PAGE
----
Ethical Decision-Making and Cultural Competence


It is worth noting that nursing ethics presupposes a set of ethical norms that drive the conduct of employees when performing their professional duties. In their practice, specialists should be guided by multiple principles and skills including cultural competence, which is attributed to increasing importance in the world of high cultural diversity (Butts & Rich, 2015). This principle assumes that medical personnel should respect the personality of each patient and his or her decisions regarding health.

Such aspects of care as confidentiality, respect for culture and religion, spiritual beliefs of the patient, informed consent to medical intervention, and a person’s independent decision-making should always be observed by healthcare providers. The purpose of this paper is to describe an ethical scenario, which has occurred in my professional experience and discuss its implications.

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Ethical Scenario

Several years ago, one family brought their daughter who was suffering from seizures. The family members were American citizens; however, they belonged to a small ethnical group that united in a commune, and only the representatives of this culture resided in it. When the family turned to the unit for help, and a nurse intended to examine the girl, the father of the family became aggressive and said that they would leave the facility if the specialist would continue trying to touch his daughter. Initially, the staff was unaware of the fact that this family had unique cultural beliefs, and it was forbidden for males to have any form of physical contact with females. Therefore, the staff exhibited cultural incompetence by ignoring the need to investigate the family’s background before performing any manipulations.

Techniques Used to Resolve the Conflict

Because the girl’s condition was deteriorating, it was essential to build effective communication as soon as possible. The girl’s mother was referred to me so that I could interview her on the practices that would be permissible for their family. I tried to establish a secure and shame-free environment so that we could discuss all the health-related issues and the cultural practices that this family would approve. In the course of our discussion, it was decided that the girl would be inspected by a female nurse and would be referred to a female doctor, and the father of the family will be present during all manipulations so that he would permit all the required actions. Therefore, the technique that helped to resolve the conflict was an effective communication strategy with due respect to cultural differences.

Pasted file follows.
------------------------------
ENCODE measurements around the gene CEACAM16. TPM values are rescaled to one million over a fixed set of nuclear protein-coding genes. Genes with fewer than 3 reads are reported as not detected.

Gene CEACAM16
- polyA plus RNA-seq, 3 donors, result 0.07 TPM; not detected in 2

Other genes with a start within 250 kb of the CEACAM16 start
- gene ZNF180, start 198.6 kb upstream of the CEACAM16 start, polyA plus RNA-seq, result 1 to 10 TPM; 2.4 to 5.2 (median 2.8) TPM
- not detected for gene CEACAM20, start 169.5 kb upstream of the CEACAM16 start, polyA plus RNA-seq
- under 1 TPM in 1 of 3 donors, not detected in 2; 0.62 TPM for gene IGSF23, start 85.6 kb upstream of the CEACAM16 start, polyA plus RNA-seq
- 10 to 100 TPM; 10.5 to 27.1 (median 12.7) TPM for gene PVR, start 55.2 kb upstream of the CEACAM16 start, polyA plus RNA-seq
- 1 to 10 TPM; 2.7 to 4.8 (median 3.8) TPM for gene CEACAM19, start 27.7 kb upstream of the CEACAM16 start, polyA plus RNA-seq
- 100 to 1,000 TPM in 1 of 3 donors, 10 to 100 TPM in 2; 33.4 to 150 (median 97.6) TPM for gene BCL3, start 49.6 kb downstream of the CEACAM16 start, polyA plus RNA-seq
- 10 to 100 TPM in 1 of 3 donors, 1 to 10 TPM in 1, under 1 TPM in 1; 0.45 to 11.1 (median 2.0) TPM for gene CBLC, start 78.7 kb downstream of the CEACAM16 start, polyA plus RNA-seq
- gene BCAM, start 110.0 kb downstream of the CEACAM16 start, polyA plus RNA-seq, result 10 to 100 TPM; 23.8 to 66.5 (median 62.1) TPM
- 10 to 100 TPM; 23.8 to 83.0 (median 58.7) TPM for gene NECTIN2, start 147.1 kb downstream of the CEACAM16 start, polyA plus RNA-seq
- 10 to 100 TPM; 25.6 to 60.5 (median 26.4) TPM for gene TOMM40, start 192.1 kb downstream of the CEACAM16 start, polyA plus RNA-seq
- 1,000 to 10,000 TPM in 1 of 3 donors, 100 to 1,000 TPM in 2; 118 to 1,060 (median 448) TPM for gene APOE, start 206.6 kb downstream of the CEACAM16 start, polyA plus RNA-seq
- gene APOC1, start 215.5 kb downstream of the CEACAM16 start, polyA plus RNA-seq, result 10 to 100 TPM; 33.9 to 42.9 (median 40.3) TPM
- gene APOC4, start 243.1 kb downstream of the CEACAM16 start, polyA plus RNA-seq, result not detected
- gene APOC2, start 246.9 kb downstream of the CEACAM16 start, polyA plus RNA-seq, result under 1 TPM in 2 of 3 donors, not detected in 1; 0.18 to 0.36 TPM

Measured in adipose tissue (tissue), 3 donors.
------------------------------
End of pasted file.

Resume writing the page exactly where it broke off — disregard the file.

Ethical Principles and Cultural Competence

The main ethical principles that were addressed in this complex setting were the rule of beneficence to ensure the girl would receive the best of care, respect for autonomy so that parents would execute independent decision-making related to the condition of their child, and the principle of non-maleficence (Butts & Rich, 2015). In terms of the latter principle, the cultural beliefs of the family implied a conviction that seizures were a primary step for a child to develop clairvoyance skills (this belief was widespread among their culture). However, they decided to turn to the facility since their daughter stopped responding to them.

Therefore, the goal of the healthcare team was to explain comprehensively the critically of the child’s condition and the need to take immediate interventions to avoid irreversible consequences to the health of the underage patient. Therefore, the main competence that the entire team had to exhibit was cultural sensitivity. Through this competence, the nursing team was able to do both – provide care to the underage patient and respect the cultural beliefs of the family.

Conclusion

Thus, it can be concluded that ethical principles and cultural competence are interconnected. The case discussed evidence that being culturally incompetent or ignorant might result in severe consequences for the patient’s health (Stanhope & Lancaster, 2014). Therefore, all healthcare specialists need to exhibit respect and understanding of the diversity of values and practices while keeping the health-related goals as their top priority.

References

Butts, J. B., & Rich, K. L. (2015). Nursing ethics (4th ed.). Burlington, MA: Jones & Bartlett Publishers.

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Stanhope, M., & Lancaster, J. (2014). Public health nursing: Population-centered health care in the community (8th ed.). New York, NY: Elsevier.

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